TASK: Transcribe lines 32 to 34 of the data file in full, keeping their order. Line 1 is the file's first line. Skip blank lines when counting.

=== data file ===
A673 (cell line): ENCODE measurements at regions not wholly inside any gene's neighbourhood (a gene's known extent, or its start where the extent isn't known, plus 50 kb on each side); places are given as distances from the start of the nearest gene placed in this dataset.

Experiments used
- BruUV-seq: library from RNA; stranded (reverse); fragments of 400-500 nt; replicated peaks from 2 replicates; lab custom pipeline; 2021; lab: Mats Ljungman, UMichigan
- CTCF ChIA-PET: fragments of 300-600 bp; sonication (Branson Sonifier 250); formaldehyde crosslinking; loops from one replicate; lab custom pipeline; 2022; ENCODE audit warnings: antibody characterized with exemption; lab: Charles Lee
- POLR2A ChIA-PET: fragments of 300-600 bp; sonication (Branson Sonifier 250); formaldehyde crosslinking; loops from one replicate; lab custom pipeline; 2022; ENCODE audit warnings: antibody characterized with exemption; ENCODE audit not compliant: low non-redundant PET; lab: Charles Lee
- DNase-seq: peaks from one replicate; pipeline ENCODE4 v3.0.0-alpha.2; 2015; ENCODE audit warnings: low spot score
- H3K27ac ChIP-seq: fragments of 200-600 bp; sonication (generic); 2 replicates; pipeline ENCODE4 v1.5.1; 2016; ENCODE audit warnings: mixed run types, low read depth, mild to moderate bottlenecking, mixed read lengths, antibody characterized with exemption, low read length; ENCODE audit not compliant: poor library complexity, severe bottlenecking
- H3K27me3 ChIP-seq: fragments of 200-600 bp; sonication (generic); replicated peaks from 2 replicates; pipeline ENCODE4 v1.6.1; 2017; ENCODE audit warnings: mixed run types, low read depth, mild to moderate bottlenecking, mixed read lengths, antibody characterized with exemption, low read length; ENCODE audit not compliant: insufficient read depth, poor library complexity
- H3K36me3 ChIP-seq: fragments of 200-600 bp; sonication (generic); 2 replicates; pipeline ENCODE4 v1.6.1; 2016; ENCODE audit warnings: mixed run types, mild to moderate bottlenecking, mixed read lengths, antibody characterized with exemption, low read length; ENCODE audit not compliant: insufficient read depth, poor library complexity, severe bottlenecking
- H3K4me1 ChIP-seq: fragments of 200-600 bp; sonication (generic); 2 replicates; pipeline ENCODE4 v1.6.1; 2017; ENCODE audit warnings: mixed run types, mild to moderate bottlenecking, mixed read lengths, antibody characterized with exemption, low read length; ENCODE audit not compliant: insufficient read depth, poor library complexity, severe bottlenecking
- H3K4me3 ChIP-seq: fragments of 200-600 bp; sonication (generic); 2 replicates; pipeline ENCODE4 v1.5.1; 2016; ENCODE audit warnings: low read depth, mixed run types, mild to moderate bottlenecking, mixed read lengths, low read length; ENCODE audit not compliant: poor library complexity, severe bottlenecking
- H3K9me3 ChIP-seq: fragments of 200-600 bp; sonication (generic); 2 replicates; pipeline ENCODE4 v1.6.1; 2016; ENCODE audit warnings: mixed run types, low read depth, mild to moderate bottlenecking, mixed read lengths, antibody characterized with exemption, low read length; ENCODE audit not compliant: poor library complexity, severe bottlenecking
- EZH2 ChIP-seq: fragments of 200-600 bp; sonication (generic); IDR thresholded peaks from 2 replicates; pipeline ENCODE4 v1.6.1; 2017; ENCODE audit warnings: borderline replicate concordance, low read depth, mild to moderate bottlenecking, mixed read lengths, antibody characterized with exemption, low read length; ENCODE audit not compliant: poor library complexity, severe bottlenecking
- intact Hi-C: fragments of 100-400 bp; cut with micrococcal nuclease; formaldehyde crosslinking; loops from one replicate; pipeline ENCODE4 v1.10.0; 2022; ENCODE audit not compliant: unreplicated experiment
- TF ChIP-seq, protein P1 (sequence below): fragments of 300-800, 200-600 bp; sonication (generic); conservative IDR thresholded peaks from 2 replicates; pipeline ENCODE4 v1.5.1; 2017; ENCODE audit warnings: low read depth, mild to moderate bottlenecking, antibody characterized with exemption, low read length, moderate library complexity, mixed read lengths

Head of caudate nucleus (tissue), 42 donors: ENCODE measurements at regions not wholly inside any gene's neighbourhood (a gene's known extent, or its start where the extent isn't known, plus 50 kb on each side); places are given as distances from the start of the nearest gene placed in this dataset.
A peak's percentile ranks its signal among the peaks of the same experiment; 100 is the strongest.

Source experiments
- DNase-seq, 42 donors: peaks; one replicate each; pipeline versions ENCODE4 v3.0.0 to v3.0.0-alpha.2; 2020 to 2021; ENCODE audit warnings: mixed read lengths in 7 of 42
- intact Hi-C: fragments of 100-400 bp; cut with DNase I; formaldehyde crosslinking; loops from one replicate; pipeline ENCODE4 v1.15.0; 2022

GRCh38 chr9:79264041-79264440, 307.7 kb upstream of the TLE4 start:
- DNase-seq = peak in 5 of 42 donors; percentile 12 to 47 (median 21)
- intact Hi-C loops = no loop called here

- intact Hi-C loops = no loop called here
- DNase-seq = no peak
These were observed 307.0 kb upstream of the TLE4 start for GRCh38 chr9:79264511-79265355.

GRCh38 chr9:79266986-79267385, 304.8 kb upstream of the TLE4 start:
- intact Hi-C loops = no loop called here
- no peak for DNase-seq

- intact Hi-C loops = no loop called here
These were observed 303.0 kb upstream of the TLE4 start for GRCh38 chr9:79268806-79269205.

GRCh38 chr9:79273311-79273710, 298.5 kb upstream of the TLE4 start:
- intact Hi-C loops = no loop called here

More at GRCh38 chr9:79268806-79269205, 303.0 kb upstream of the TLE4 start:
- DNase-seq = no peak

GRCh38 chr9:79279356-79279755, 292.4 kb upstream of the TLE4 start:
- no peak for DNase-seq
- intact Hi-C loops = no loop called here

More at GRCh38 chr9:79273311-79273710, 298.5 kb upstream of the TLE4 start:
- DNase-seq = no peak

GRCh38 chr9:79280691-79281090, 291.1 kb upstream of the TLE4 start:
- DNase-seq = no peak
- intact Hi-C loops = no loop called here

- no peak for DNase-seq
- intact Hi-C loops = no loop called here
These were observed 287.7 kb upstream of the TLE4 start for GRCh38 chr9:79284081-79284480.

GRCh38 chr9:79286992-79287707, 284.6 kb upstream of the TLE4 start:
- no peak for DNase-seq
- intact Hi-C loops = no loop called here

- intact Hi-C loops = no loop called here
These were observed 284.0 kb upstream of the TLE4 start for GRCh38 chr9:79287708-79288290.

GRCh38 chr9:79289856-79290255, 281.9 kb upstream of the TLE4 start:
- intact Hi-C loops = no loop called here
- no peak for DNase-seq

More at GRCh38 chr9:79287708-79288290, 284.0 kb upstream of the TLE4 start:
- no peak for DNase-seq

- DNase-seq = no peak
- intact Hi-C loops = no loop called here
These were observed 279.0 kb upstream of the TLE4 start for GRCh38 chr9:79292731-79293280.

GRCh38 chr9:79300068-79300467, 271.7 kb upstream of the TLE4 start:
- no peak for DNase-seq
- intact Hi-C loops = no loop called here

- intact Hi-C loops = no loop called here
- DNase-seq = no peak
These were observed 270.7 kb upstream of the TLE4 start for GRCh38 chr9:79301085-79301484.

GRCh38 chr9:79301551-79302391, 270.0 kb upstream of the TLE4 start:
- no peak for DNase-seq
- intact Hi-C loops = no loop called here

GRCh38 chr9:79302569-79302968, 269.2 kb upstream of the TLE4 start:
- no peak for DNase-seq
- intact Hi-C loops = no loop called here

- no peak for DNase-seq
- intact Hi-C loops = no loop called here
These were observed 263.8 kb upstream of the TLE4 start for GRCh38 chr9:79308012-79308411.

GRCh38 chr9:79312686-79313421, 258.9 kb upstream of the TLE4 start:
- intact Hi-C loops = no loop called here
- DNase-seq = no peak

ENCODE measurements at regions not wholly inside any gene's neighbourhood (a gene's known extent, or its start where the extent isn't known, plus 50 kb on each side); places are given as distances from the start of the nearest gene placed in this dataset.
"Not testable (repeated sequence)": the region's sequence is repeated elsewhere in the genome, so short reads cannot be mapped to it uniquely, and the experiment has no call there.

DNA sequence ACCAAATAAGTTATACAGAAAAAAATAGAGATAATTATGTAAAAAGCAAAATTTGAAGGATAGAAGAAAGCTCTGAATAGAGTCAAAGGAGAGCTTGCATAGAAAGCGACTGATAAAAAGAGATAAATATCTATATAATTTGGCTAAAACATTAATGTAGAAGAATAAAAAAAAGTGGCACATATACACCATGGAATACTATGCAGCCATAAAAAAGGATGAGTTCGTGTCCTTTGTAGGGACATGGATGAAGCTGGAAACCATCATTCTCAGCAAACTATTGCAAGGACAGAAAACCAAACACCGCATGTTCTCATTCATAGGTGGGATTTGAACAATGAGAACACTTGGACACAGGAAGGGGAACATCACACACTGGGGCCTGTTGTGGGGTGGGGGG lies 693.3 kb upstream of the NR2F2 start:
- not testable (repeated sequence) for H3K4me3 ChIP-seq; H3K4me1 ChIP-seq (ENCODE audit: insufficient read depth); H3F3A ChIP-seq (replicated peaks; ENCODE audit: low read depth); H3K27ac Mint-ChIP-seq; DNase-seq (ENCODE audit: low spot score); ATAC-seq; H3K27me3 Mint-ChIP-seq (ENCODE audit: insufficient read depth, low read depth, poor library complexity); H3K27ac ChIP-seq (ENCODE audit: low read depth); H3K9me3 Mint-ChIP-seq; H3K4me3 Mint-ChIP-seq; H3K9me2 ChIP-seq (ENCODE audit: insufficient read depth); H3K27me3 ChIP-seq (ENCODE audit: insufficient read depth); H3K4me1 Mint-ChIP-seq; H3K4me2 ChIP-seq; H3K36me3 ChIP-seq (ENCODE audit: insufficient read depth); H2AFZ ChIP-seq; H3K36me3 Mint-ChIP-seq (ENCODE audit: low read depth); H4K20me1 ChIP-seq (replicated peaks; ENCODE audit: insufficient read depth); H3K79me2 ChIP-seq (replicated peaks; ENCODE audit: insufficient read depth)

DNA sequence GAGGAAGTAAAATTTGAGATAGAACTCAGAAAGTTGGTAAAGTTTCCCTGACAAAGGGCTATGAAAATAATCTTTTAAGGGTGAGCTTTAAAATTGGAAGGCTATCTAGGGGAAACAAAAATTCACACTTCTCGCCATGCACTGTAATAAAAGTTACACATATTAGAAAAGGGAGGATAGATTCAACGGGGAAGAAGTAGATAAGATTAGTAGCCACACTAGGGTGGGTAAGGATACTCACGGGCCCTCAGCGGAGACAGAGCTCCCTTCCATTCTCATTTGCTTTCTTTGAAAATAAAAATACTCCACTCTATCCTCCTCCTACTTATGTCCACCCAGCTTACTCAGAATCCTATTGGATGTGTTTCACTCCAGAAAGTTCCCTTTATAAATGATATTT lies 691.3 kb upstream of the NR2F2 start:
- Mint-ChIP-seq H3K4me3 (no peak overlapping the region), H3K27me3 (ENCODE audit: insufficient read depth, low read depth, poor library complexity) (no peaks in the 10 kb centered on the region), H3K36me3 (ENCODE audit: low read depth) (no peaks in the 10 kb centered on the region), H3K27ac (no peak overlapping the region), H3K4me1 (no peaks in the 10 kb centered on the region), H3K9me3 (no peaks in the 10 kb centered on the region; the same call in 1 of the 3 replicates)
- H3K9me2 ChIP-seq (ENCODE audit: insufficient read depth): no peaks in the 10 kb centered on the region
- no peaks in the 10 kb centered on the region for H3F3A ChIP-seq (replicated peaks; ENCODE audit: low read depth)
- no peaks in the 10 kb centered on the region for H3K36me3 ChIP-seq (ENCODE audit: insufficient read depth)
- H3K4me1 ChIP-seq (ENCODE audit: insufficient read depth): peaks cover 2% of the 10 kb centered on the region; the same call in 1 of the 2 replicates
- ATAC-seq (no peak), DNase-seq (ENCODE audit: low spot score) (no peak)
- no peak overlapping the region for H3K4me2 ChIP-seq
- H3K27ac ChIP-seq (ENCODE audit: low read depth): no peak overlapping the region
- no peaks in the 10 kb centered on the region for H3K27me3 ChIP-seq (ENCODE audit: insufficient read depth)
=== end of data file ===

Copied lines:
GRCh38 chr9:79273311-79273710, 298.5 kb upstream of the TLE4 start:
- intact Hi-C loops = no loop called here

More at GRCh38 chr9:79268806-79269205, 303.0 kb upstream of the TLE4 start: